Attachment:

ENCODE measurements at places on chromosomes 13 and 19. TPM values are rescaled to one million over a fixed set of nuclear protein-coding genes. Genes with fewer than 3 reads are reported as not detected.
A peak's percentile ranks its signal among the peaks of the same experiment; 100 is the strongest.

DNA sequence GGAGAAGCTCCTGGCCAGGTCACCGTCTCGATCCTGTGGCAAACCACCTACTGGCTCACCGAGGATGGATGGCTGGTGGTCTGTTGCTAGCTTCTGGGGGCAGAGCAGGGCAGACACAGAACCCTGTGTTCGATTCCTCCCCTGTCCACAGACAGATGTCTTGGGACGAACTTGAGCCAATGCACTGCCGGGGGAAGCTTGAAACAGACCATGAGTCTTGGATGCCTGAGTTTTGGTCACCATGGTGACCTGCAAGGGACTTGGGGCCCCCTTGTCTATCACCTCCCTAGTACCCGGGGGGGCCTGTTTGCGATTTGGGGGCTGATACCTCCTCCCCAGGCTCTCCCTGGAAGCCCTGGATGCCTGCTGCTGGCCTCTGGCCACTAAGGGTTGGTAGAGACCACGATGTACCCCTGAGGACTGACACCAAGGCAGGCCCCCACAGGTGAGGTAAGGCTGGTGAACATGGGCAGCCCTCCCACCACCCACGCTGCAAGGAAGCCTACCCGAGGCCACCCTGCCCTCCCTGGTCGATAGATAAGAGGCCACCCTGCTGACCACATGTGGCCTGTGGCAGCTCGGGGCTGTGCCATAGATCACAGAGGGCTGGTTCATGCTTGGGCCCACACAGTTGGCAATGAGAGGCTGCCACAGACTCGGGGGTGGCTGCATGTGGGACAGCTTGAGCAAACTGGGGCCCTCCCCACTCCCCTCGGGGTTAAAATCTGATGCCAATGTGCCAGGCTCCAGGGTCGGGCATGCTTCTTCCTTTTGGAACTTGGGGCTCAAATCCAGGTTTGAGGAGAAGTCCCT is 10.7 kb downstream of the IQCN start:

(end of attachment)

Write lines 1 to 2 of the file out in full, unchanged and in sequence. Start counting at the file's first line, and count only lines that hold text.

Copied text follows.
ENCODE measurements at places on chromosomes 13 and 19. TPM values are rescaled to one million over a fixed set of nuclear protein-coding genes. Genes with fewer than 3 reads are reported as not detected.
A peak's percentile ranks its signal among the peaks of the same experiment; 100 is the strongest.